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Using Audit and Feedback to Improve Antimicrobial Prescribing in Emergency Departments: A Multicenter Quasi-Experimental Study in the Veterans Health Administration.
Livorsi DJ, Nair R, Dysangco A, Aylward A, Alexander B, Smith MW, Kouba S, Perencevich EN. Using Audit and Feedback to Improve Antimicrobial Prescribing in Emergency Departments: A Multicenter Quasi-Experimental Study in the Veterans Health Administration. Open forum infectious diseases. 2021 Jun 1; 8(6):ofab186.
In this pilot trial, we evaluated whether audit-and-feedback was a feasible strategy to improve antimicrobial prescribing in emergency departments (EDs).
We evaluated an audit-and-feedback intervention using a quasi-experimental interrupted time-series design at 2 intervention and 2 matched-control EDs; there was a 12-month baseline, 1-month implementation, and 11-month intervention period. At intervention sites, clinicians received (1) a single, one-on-one education about antimicrobial prescribing for common infections and (2) individualized feedback on total and condition-specific (uncomplicated acute respiratory infection [ARI]) antimicrobial use with peer-to-peer comparisons at baseline and every quarter. The primary outcome was the total antimicrobial-prescribing rate for all visits and was assessed using generalized linear models. In an exploratory analysis, we measured antimicrobial use for uncomplicated ARI visits and manually reviewed charts to assess guideline-concordant management for 6 common infections.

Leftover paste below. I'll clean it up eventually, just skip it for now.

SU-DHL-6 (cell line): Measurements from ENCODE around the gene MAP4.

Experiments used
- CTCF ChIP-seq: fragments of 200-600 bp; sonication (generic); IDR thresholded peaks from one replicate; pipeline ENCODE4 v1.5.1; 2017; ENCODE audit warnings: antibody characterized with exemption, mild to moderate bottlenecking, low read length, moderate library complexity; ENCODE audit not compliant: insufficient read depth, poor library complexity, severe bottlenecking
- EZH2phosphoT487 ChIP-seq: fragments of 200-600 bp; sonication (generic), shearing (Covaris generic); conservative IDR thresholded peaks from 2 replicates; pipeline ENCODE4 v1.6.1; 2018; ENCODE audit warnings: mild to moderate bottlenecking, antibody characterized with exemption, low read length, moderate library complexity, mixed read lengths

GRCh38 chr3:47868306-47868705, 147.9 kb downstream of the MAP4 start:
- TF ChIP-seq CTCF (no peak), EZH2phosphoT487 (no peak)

In the baseline and intervention periods, intervention sites had 28 016 and 23 164 visits compared to 33 077 and 28 835 at control sites. We enrolled 27 of 31 (87.1%) eligible clinicians; they acknowledged receipt of 33.3% of feedback e-mails. Intervention sites compared with control sites had no absolute reduction in their total antimicrobial rate (incidence rate ratio = 0.99; 95% confidence interval, 0.98-1.01). At intervention sites, antimicrobial use for uncomplicated ARIs decreased (68.6% to 42.4%; < .01) and guideline-concordant management improved (52.1% to 72.5%; < .01); these improvements were not seen at control sites.
At intervention sites, total antimicrobial use did not decrease, but an exploratory analysis showed reduced antimicrobial prescribing for viral ARIs. Future studies should identify additional targets for condition-specific feedback while exploring ways to make electronic feedback more acceptable.